NFLPA case backs Burress, Johnson
New York Giants receiver Plaxico Burress and Kansas City Chiefs running back Larry Johnson expect to learn within a week whether getting into trouble off the field trumps millions of dollars in guaranteed salaries and bonus money due them from their respective teams.
NFL Players Association general counsel Richard Berthelsen said Thursday that the union and NFL attorneys made their arguments during a 3½-hour hearing before Special Master Stephen Burbank at the University of Pennsylvania law school on Wednesday. The two sides expect Burbank's ruling within a week.
It's a potentially precedent-setting decision that could determine whether NFL teams can override guarantees negotiated into contracts should a player violate team or league rules. Unlike North America's three other major professional sports leagues, NFL contracts are not guaranteed if a player is released unless those terms were negotiated into the deal.
It's also a decision that might affect how the Cleveland Browns handle their contract with receiver Donte Stallworth, who faces charges that he was driving drunk when he killed a pedestrian last month in Miami.
Stallworth was due a $4.5 million roster bonus on March 13, the day before the accident. Though Stallworth remains on the Browns' roster, it's not clear whether the team paid the bonus.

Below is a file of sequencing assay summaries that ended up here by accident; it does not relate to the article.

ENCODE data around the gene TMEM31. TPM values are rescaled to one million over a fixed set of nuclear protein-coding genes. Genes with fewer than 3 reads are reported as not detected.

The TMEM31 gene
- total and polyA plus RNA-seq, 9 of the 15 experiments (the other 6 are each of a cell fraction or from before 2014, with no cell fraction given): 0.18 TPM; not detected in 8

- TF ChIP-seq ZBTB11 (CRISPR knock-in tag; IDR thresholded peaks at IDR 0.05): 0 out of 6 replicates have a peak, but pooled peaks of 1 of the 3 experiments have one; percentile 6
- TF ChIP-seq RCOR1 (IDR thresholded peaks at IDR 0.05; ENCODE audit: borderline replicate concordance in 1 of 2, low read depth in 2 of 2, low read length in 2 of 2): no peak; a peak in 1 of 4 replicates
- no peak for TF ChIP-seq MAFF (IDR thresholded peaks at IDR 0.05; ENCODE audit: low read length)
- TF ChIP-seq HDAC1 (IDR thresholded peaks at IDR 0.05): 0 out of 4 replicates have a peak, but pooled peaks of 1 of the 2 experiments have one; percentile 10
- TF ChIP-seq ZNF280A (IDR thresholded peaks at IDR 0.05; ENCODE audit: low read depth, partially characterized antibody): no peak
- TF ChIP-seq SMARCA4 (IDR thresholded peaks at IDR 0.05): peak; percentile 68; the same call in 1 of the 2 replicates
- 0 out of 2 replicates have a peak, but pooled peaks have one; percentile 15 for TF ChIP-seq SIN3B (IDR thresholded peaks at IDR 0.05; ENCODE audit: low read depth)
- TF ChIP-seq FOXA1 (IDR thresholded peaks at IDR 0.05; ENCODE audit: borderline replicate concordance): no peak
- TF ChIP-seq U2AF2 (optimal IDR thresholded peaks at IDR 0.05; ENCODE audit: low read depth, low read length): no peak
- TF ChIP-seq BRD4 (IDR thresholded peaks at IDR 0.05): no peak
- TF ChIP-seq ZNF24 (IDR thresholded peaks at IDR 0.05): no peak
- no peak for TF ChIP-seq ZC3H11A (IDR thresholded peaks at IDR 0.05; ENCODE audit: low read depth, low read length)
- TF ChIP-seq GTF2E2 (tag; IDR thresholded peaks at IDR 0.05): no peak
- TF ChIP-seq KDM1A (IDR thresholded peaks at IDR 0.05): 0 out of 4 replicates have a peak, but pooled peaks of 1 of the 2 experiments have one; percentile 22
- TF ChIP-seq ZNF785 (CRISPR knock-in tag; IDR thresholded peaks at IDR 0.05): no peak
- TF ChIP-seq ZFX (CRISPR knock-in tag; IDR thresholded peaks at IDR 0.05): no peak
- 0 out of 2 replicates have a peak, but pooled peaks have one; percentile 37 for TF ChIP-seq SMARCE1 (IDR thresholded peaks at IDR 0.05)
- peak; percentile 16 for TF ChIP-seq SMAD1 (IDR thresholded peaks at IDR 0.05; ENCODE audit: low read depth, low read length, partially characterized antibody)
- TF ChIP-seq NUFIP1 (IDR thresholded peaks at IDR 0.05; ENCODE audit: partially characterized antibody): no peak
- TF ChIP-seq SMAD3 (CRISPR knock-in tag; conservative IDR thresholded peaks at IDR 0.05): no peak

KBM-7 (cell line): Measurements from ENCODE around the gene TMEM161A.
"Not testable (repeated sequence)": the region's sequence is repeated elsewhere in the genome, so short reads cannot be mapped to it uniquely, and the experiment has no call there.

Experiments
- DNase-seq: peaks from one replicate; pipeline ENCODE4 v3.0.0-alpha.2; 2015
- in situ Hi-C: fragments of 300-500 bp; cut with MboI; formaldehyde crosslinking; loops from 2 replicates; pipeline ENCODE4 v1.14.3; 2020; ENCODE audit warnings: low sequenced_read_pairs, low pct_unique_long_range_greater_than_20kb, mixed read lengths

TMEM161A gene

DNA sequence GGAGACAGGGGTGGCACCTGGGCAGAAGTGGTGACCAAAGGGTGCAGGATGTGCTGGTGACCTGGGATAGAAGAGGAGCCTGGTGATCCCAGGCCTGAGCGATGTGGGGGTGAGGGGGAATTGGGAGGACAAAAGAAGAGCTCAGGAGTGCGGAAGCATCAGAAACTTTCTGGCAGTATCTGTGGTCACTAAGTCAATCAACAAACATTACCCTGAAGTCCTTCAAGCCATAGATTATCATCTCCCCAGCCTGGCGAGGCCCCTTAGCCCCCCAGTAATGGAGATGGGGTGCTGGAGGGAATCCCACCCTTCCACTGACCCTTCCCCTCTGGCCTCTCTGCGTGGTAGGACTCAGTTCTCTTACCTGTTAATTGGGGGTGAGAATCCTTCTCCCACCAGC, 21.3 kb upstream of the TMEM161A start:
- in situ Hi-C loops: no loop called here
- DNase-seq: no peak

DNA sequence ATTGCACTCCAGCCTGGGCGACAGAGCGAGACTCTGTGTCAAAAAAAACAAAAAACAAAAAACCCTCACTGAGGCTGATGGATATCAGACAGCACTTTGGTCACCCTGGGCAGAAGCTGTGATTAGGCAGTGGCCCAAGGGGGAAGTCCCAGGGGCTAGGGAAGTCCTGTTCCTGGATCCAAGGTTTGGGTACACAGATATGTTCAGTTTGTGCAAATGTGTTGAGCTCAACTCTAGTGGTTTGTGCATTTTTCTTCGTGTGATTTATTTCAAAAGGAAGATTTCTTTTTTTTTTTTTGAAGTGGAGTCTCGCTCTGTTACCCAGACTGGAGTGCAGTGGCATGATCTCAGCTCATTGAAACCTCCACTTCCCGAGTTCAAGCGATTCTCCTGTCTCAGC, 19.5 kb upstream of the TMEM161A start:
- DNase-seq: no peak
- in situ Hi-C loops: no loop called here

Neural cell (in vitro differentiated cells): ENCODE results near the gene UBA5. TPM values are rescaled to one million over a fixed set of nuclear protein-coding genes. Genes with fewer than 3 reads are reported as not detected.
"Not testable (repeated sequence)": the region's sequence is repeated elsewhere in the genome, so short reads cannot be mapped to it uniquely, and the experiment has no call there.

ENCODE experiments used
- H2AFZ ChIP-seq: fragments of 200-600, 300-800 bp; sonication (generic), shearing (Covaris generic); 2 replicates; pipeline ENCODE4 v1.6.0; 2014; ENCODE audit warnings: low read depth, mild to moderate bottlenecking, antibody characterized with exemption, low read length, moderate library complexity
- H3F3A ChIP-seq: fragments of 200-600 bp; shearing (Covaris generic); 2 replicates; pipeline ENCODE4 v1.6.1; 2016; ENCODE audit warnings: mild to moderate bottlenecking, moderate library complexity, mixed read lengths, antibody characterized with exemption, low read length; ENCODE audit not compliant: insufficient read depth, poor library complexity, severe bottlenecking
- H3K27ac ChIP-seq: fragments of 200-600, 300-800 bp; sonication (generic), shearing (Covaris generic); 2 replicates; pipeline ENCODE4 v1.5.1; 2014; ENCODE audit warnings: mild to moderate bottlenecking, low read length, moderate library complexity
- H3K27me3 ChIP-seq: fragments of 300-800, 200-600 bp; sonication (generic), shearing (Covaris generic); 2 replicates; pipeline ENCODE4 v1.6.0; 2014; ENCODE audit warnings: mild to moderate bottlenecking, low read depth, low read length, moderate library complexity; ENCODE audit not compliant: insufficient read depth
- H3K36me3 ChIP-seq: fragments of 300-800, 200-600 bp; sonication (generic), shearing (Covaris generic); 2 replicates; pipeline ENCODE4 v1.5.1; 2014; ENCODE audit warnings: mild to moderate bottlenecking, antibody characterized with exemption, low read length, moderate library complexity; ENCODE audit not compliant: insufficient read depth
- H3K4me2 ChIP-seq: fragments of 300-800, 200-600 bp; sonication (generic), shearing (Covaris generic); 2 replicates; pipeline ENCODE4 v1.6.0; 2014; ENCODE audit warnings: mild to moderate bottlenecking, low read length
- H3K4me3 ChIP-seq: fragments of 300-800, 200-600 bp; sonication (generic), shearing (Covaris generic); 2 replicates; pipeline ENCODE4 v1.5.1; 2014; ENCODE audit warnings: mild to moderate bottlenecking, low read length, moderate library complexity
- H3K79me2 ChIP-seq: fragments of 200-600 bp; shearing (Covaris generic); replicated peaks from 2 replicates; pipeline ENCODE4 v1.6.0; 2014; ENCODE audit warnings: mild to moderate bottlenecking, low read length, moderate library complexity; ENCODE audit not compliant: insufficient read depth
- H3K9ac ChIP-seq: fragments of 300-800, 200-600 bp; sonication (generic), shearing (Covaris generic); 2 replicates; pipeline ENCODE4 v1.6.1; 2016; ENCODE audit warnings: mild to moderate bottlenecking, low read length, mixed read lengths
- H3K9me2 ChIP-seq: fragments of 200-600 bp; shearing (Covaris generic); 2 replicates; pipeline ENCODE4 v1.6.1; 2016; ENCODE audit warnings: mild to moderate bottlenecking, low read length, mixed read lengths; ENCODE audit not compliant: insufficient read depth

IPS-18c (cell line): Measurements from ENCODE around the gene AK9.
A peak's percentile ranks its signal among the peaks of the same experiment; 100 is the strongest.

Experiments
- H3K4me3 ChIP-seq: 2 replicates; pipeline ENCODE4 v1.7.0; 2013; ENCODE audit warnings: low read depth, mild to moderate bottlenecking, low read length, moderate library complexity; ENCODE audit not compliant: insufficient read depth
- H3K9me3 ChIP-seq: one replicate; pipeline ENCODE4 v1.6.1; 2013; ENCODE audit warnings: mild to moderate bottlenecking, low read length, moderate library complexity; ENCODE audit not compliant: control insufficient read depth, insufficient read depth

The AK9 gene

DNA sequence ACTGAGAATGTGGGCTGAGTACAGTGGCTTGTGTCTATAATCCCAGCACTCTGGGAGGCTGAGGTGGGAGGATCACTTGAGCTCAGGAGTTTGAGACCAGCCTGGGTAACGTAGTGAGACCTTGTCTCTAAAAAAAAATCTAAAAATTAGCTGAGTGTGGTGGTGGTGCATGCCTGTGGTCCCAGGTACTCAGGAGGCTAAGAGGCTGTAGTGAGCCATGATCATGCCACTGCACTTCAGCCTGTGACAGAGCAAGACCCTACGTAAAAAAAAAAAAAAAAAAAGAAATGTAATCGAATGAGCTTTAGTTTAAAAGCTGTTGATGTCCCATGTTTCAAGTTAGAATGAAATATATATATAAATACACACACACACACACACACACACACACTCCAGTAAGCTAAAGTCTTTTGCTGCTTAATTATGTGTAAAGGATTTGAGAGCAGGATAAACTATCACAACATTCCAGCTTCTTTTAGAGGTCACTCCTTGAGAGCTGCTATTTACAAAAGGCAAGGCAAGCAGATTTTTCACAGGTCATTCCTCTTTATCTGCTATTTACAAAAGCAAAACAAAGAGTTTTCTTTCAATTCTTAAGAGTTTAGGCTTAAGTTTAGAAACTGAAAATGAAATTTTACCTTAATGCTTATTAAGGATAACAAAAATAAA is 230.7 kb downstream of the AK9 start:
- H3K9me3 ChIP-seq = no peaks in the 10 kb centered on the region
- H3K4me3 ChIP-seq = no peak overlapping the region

The grievances regarding Burress and Johnson were filed by the NFLPA earlier this year. Berthelsen said it was decided that Burbank would rule on both players at the same time because their cases are similar.
One difference is that Burress was suspended by the Giants, while Johnson was suspended by NFL commissioner Roger Goodell.
The union is contesting the Giants' decision to withhold a $1 million bonus due Burress after the receiver accidentally shot himself in the thigh in a Manhattan nightclub in November. The money was part of a $4.25 million bonus Burress was to receive as part of a contract extension he agreed to with the Giants in August.
Burress was charged with felony gun possession after the shooting. The case has been adjourned until June 15 as Burress' attorneys and prosecutors continue to discuss a potential plea deal.
The Giants suspended Burress, who was also fined and finished the season on the team's non-football injury list. The union filed a separate grievance over what it termed excessive punishment by the Giants. His suspension cost him more than $800,00 in salary. The team also fined him more than $200,000, his single-game salary.
As for Johnson, the union is arguing against the Chiefs' contention that the running back breached his contract -- and is not owed $3.75 million in guaranteed money -- after the NFL suspended the player for one game last season for violating the league's personal conduct policy.
Last week, Johnson was sentenced for two years probation after pleading guilty to two counts of disturbing the peace following two separate confrontations involving women at nightclubs last year.
Aside from the NFL suspension, the Chiefs deactivated the two-time Pro Bowler for three games.
Despite a request to be traded, Johnson was present for the start of the team's offseason conditioning program this week, Chiefs players said.
Burbank's ruling is expected to influence the Chiefs' decision whether to keep or release Johnson.
Copyright 2009 by The Associated Press